Sam Ehrenfeld and Brooke Remmers are the proud new owners of a 137-acre farm in Calais that was conserved with the Vermont Land Trust. They worked with the land trust’s Farmland Access Program to establish a diversified livestock business, Schoolhouse Farm.
Like a lot of farmers looking to start their own business, Brooke and Sam worked a variety of farm and farm-related jobs in Vermont and New York to gain the experience they needed: growing vegetables, raising livestock, marketing farm products, and processing meat. They settled on livestock farming but finding the right farm—that fit their production needs and was affordable—was a major challenge.
Four years ago, Sam and Brooke reached out to the Farmland Access Program to help them with their land search. The program helps entrepreneurial farmers find affordable farmland. In many cases, the program has helped farmers buy their first farm after years of leasing land.
Fortunately for Brooke and Sam, a Calais farm was heading towards transition. With frontage along East Hill Road and expansive views of the Worcester Range, the property has 108 open acres with very productive soils. George Peterson had owned the farm for nearly 40 years and a dairy farmer in the area had used it. When George realized it was time to sell, he called the land trust, hoping they could help him protect the land for the future and find a buyer.
Jon Ramsay, who leads the land trust’s Farmland Access Program, reached out to Sam and Brooke to gauge their interest. They’d bought a house in Calais in 2016, with the hope of also finding a farm there, so it seemed like it could be a good fit.
“We drove through the area and really loved it,” recalled Sam. The land and location of the new property turned out to be an ideal match for their farm business plans—it’s five minutes away from their home.
“It is a lot of work, and can take a long time, to find the right property,” said Jon Ramsay of the land trust. “Sam and Brooke worked at this for years, and it’s great to see such a perfect match for this Calais farm.”
The land trust helped arrange a solution that worked well for everyone: George generously donated the conservation easement and simultaneously sold the land to Sam and Brooke. George was assured the land was conserved, and Brooke and Sam were able to purchase a farm with financing from Yankee Farm Credit.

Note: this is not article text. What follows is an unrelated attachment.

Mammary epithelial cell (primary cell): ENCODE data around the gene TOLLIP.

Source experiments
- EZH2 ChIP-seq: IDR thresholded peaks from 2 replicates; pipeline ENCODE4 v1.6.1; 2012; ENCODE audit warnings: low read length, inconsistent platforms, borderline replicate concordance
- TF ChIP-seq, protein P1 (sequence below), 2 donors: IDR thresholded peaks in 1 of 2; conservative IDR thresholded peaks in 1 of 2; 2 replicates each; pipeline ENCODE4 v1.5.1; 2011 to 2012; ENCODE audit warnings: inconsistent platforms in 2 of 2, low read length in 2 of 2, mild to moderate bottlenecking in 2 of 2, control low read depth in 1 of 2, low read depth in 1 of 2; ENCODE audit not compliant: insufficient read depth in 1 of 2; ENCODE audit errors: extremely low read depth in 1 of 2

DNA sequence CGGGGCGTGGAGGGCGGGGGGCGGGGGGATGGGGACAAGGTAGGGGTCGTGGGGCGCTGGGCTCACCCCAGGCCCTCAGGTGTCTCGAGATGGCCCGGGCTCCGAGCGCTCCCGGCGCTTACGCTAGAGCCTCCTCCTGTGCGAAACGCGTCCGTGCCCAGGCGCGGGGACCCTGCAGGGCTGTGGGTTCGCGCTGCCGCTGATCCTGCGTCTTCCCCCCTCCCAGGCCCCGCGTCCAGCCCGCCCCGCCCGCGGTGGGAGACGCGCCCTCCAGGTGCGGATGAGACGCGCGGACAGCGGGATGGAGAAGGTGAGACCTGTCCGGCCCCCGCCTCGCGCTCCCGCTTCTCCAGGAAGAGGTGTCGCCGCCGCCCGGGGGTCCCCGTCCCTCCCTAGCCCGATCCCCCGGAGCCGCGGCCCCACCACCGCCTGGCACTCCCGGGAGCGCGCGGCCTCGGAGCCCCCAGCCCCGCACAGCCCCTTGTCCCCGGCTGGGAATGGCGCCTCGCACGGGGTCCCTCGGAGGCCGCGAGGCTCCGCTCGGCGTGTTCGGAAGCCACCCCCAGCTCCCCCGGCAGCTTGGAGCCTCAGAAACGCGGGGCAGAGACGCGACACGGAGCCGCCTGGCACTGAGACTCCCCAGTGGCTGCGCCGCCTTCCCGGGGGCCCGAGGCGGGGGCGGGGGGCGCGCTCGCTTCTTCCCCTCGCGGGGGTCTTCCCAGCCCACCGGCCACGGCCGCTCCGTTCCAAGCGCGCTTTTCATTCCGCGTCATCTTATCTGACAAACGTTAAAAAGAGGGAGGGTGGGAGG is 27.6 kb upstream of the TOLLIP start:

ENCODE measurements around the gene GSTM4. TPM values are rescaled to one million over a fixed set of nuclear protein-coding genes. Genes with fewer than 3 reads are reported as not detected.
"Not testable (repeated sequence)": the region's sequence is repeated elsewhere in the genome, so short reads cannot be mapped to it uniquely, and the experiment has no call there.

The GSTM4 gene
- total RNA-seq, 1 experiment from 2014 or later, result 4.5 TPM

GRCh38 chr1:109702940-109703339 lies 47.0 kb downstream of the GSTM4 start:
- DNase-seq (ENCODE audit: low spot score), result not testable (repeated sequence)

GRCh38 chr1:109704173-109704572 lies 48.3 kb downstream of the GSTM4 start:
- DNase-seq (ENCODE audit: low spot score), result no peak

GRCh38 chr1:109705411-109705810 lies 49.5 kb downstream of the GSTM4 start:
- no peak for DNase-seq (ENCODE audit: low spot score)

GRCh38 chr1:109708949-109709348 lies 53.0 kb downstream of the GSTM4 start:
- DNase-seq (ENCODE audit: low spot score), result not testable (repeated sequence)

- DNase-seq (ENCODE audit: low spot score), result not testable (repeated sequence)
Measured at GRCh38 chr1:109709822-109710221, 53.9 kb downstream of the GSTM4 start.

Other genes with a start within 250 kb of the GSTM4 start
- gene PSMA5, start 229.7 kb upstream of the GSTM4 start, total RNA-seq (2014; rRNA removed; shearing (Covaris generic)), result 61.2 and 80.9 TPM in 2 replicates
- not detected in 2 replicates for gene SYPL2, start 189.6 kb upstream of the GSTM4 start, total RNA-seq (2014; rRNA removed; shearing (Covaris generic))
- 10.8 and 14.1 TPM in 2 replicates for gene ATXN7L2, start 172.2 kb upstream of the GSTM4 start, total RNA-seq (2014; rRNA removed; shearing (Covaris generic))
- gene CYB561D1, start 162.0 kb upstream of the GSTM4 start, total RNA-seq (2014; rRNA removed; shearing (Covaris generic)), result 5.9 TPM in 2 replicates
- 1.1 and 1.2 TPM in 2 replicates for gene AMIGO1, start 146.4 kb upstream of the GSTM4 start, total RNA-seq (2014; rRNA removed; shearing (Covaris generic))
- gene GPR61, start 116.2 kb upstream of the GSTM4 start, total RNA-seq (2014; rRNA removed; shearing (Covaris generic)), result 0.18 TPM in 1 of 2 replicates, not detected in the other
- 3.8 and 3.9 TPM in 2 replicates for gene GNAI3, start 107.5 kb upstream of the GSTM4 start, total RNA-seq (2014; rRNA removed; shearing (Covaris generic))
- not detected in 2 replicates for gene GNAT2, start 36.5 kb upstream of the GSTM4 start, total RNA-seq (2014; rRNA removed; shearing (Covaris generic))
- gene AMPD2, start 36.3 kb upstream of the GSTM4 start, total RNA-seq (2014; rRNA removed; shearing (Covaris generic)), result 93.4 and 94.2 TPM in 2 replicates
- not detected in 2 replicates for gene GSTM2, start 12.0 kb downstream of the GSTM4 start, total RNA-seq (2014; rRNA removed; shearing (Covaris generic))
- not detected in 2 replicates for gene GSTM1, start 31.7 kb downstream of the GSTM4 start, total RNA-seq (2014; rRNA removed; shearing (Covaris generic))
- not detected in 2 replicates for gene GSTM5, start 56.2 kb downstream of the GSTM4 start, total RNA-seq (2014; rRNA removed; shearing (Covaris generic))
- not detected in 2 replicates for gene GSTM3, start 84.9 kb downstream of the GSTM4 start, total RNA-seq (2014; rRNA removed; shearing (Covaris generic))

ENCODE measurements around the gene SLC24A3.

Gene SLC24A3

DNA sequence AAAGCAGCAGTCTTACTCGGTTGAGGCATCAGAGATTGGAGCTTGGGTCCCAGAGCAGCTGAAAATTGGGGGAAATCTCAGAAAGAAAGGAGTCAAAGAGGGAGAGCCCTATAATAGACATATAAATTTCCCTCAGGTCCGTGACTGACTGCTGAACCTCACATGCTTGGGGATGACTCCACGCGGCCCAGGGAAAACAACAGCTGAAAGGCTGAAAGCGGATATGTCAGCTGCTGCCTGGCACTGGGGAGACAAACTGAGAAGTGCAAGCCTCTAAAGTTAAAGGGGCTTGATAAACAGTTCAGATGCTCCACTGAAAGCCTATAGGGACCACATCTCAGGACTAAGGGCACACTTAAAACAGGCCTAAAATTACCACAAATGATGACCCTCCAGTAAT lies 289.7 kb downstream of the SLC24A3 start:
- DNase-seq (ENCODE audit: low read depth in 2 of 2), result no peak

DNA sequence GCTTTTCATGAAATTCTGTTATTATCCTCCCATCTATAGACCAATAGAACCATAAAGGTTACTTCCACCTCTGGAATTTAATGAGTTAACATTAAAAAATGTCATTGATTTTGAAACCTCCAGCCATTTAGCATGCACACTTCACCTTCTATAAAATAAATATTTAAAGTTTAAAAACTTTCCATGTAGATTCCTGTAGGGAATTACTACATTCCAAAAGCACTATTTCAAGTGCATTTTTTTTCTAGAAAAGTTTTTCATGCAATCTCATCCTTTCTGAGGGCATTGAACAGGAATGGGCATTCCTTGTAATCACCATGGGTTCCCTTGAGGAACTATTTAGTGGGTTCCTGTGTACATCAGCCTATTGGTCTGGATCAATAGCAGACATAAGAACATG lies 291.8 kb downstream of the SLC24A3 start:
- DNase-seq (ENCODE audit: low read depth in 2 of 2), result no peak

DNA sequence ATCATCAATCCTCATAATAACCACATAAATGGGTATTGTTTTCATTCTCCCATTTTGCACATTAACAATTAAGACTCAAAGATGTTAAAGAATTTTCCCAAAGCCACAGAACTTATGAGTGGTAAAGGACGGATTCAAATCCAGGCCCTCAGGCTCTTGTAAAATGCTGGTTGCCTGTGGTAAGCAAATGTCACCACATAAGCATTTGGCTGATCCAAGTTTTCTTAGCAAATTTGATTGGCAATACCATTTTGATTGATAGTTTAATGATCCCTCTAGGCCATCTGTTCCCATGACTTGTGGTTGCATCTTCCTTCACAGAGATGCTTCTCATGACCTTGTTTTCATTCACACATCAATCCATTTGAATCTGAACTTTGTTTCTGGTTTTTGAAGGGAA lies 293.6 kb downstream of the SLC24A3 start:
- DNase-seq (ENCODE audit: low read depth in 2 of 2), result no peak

This is the second new farm business that has come to Calais in the past year through the work of the land trust’s Farmland Access Program. The other is Hoolie Flats Farm run by Mike Betit and located on Pekin Brook Rd. There are now five VLT-conserved farms in Calais.
“It’s a beautiful spot and we’re very excited about it,” said Sam. After the closing, Sam and Brooke walked the property together with their girls, aged four and two, and were thrilled. “We’re excited to get the ball rolling,” said Brooke. “After several years of hunting we were about to call it a day, but this came along and feels like it was meant to be.”
Brooke and Sam are gearing up for the 2019 farming season. They plan to have 1,500 laying hens in the spring and 3,000 next year, when they also hope to add on 3,000 meat birds. The house and farm buildings need significant repairs, so the chickens will be in hoop houses for the winter and in mobile hen houses for the summer.
“What’s exciting is seeing the investment they’re going to put into the farm so that it becomes, again, a fully functional farm operation,” said Jon. Eventually, Sam and Brooke will also raise pigs and beef cows. It will all take time, but they finally have stable land tenure on an affordable farm.
In the meantime, keep an eye out for organic eggs from Schoolhouse Farm. “Eggs seem to fly off the shelves here in central Vermont, so this seems like a good need to fill!” said Brooke.